Traits, Personality and Behavior
Not if you are someone who is easily trampled on by others. The Schipperke is a take-charge kind of dog. He is highly intelligent and has a mind of his own. You had better be smarter than he is if you don't want him telling you what to do.
Mischievous and energetic, he is busy, busy, busy. Always on the alert, he is an excellent watchdog, but he can be a barker. You must teach him when it's okay to bark and when to stop. The fun-loving Schipperke can be a good choice for families with older children who can handle him appropriately.
At a minimum, the Schipperke needs a 20- to 30-minute walk on leash, but you might be surprised to know that he makes a good jogging companion. If you're really smart, though, you'll take advantage of his brains, speed and athletic ability and train him for dog sports such as agility, flyball, obedience and rally. Those are all excellent ways to meet his needs for mental and physical stimulation. Expect him to dig holes or act in other destructive ways if you don't.
Confine the Schipperke to a securely fenced yard. Besides being a digger, he is highly curious and will go off in search of an interesting scent without a second thought. He's also fond of chasing small furry animals such as squirrels and will hunt moles, mice, rats and other vermin with enthusiasm. Don't count on an underground electronic fence to keep him contained. He's much too interested in having his own way for that to be a deterrent.
Train the smart but independent Schipperke with firmness, patience and consistency. Keep training sessions short and fun, and don't be surprised if he puts his own spin on commands or outthinks you in other ways. For best results, use positive reinforcement techniques such as praise, play and food rewards.
Although the Schipperke's coat looks like a lot of work, it can be maintained with brushing once a week--more often when he's shedding, which occurs once or twice a year. In addition, trim the nails as needed, brush the teeth, and keep the ears clean and dry to prevent infections.
The Schipperke should live indoors. He's a companion dog and will loudly express his unhappiness if relegated to the backyard with little or no human companionship.
Health Issues Common to Schipperkes
All purebred dogs have the potential to develop genetic health problems, just as all people have the potential to inherit a particular disease. Run, don't walk, from any breeder who does not offer a health guarantee on puppies, who tells you that the breed is 100 percent healthy and has no known problems, or who tells you that her puppies are isolated from the main part of the household for health reasons.
Schipperkes have some health conditions that can be a concern, especially if you aren't cautious about whom you buy from. They include eye problems such as cataracts and progressive retinal atrophy, patellar luxation and autoimmune thyroiditis.
The Schipperke Club of America, which is the American Kennel Club parent organization for the breed in the United States, participates in the Canine Health Information Center Program. For a Schipperke to achieve CHIC certification, he must have OFA clearances for knees and thyroid and an eye clearance from the Canine Eye Registry Foundation. Optional tests are OFA clearances for hips, heart and Legg-Calve-Perthes disease and a DNA test for mucopolysaccharidosis type IIIB.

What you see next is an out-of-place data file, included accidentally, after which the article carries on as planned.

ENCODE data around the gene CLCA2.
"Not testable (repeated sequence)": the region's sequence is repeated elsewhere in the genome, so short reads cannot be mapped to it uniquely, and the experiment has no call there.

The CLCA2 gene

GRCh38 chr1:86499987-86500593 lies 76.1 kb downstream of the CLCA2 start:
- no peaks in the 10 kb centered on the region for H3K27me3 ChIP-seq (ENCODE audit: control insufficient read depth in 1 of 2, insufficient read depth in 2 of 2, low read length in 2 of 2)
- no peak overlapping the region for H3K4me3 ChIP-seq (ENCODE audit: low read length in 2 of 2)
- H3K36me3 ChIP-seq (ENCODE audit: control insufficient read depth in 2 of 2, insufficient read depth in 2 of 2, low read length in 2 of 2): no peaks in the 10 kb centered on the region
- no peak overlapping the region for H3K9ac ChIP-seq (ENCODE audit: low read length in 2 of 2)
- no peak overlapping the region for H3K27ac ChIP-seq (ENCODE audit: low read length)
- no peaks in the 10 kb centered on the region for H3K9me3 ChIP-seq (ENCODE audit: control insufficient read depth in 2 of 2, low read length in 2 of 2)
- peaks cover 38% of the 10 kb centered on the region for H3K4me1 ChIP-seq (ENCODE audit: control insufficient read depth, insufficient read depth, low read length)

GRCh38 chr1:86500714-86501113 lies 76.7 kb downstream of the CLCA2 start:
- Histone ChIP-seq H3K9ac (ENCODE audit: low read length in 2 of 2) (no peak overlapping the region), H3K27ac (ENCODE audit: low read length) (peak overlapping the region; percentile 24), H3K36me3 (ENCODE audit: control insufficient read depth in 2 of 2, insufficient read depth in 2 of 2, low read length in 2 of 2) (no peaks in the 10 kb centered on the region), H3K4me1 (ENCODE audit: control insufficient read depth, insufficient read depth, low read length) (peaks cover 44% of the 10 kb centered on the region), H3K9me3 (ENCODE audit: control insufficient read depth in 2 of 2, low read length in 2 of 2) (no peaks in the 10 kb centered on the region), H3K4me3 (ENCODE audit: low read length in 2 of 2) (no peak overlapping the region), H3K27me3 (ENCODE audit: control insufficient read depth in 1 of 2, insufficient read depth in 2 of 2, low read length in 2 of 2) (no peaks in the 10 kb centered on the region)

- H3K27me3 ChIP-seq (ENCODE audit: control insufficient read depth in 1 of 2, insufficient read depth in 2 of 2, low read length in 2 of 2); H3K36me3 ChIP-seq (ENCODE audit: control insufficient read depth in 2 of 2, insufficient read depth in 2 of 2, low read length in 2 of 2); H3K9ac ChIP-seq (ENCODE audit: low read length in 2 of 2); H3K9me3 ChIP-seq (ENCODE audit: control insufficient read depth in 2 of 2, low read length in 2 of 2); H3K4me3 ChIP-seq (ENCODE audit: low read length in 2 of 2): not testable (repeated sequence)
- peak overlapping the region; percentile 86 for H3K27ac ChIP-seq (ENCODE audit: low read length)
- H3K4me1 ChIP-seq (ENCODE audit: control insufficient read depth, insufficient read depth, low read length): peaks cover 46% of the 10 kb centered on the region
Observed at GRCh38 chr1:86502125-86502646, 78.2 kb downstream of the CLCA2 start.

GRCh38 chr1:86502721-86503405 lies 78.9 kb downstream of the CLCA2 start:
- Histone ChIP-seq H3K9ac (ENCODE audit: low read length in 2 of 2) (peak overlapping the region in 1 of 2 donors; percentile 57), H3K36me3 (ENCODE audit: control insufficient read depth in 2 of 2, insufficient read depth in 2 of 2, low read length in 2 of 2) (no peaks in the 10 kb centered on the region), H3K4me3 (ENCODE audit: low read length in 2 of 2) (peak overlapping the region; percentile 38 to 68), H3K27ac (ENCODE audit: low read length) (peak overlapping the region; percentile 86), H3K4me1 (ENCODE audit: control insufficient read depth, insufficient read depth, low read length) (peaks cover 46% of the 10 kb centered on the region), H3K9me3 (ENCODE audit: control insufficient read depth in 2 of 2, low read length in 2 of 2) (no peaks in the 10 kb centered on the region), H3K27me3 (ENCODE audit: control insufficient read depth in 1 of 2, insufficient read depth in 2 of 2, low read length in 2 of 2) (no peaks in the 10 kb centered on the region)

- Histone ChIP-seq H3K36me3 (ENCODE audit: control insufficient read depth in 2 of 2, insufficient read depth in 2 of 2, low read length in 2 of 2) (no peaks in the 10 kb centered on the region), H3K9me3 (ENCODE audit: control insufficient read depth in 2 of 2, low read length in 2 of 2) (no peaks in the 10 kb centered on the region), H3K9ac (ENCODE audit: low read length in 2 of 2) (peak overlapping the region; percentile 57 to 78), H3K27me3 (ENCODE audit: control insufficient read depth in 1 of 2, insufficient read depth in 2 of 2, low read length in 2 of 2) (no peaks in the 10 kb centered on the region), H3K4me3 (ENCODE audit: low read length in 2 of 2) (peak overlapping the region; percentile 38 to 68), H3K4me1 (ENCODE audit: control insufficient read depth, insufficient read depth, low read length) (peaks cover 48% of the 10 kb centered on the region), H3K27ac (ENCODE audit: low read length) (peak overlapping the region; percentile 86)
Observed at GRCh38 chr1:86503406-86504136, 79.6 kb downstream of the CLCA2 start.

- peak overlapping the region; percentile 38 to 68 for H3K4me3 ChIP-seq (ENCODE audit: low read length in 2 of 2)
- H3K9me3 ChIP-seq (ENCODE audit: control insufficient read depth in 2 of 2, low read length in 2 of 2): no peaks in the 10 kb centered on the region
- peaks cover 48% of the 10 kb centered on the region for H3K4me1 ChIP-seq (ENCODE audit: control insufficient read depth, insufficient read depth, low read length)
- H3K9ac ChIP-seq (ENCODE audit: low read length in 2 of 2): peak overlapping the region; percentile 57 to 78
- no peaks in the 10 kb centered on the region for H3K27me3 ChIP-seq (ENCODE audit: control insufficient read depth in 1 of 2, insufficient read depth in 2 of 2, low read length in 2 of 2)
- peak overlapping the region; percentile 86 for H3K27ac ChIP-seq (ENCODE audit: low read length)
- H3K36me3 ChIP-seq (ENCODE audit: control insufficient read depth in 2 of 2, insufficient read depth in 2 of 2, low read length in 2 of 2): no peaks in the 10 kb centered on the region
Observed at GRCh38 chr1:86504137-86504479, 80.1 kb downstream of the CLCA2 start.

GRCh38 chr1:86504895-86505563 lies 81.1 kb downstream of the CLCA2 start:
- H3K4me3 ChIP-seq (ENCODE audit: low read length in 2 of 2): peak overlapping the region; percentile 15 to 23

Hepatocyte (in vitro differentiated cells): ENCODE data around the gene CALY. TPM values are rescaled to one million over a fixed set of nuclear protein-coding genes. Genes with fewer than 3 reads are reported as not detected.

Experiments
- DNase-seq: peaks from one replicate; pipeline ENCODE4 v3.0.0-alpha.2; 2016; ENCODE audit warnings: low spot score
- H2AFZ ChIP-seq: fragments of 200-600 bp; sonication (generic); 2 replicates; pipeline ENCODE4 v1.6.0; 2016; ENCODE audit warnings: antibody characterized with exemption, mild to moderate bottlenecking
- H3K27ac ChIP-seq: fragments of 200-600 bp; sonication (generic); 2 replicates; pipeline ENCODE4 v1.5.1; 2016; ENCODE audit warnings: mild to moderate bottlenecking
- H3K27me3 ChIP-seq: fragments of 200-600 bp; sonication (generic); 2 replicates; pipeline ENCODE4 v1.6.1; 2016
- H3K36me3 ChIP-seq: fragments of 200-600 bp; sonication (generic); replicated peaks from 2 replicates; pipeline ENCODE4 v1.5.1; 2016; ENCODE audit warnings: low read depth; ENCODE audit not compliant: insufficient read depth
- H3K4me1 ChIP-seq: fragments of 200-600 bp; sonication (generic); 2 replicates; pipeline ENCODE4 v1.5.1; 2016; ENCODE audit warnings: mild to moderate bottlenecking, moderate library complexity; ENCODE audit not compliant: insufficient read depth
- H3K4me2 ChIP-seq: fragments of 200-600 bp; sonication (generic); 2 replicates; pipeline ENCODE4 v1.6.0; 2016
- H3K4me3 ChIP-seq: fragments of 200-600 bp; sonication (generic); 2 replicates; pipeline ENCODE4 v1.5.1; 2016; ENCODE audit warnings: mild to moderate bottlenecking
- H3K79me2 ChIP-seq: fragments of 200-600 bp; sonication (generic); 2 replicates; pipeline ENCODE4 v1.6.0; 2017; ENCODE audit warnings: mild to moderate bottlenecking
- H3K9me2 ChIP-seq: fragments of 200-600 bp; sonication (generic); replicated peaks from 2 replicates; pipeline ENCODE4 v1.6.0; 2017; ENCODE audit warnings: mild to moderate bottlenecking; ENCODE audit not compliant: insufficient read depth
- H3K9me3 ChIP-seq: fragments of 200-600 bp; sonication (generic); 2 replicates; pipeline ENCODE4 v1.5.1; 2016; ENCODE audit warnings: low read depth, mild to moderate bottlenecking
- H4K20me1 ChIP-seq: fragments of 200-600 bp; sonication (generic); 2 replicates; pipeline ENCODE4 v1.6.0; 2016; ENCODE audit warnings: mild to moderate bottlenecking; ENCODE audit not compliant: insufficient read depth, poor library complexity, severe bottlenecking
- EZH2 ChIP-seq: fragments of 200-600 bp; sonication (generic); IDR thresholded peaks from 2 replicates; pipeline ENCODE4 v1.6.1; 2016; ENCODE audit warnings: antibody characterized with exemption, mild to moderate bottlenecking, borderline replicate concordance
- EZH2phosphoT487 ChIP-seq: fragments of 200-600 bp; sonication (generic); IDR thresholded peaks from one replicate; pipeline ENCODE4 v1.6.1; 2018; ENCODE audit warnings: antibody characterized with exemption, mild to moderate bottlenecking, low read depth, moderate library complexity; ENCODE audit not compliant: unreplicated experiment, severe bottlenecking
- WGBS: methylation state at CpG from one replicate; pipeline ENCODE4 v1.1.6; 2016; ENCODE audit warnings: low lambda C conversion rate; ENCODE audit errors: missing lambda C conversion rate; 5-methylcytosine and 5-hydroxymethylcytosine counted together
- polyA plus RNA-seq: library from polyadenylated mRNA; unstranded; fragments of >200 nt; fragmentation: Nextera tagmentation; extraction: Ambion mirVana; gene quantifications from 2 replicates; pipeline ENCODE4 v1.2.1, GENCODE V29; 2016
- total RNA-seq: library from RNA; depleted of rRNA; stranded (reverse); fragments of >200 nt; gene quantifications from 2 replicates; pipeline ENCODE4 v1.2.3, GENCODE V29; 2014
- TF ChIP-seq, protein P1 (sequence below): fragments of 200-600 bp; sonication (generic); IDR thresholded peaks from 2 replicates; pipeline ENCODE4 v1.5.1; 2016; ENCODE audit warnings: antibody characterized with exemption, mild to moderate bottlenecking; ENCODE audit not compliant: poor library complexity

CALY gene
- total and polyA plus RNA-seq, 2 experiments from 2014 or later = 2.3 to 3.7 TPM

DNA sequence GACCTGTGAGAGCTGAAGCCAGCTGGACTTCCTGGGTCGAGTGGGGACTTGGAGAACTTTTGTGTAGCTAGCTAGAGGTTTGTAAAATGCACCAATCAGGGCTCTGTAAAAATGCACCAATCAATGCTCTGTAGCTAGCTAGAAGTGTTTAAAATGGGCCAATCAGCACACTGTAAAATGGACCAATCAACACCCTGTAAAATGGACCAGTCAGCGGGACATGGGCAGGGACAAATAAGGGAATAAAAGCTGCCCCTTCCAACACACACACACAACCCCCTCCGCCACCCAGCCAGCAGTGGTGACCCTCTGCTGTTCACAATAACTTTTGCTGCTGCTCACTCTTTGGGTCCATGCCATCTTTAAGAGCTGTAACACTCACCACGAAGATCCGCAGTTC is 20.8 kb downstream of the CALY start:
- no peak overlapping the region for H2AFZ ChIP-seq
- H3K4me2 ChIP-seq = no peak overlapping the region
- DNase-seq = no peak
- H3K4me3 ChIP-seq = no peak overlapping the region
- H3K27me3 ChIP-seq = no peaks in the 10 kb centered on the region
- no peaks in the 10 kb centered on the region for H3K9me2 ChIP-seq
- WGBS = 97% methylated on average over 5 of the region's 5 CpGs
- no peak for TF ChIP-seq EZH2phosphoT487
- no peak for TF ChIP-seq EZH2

The SCA, in conjunction with CHIC, is also tracking anecdotal data on some other conditions sometimes seen in Schipperkes: epilepsy, autoimmune skin problems, Cushing's disease, diabetes mellitus and atopy. Breeders must agree to have all test results, positive or negative, published in the CHIC database. You can check CHIC's website to see if a breeder's dogs have these certifications.
Do not purchase a puppy from a breeder who cannot provide you with written documentation that the parents were cleared of health problems that affect the breed. Having the dogs "vet checked" is not a substitute for genetic health testing.
5 Tips to Bring Home a Healthy Schipperke Puppy
Finding a good breeder is more important than finding the right puppy. A good breeder will match you with the right puppy, and will without question have done all the health certifications necessary to screen out health problems as much as possible. To find a list of breeders, visit the website of the Schipperke Club of America.
Consider an adult dog from a shelter or a rescue group. Sometimes health problems aren't apparent in puppyhood, but by adopting an adult dog, most of them can be ruled out. Schipperkes can live 13 to 15 years, so an adult dog will still be a part of your family for a long time to come.
Puppy or adult, take your Schipperke to your veterinarian soon after adoption. Your veterinarian will be able to spot visible problems, and will work with you to set up a preventive regimen that will help you avoid many health issues.
Don't ever, ever, ever buy a puppy from a pet store. You're more likely to get an unhealthy, unsocialized and difficult to housetrain puppy and will be supporting the cruelty of high-volume puppy mills.
Make sure you have a good contract with the seller, shelter or rescue group that spells out responsibilities on both sides. In states with "puppy lemon laws," be sure you and the person you get the dog from both understand your rights and recourses.
Pet Insurance for Schipperkes
Pet insurance for Schipperkes costs more than for mixed breed dogs. This is because Schipperkes are more likely than mixed breed dogs to make claims for hereditary conditions that are expensive to treat.
Embrace dog insurance offers full coverage for all breed-specific conditions (excluding those that are pre-existing) to which Schipperkes are susceptible. The best time to get pet insurance for your Schipperke is when he's a healthy puppy. You can't predict what will happen in the future, and pet insurance is the one thing you can't get when you need it the most.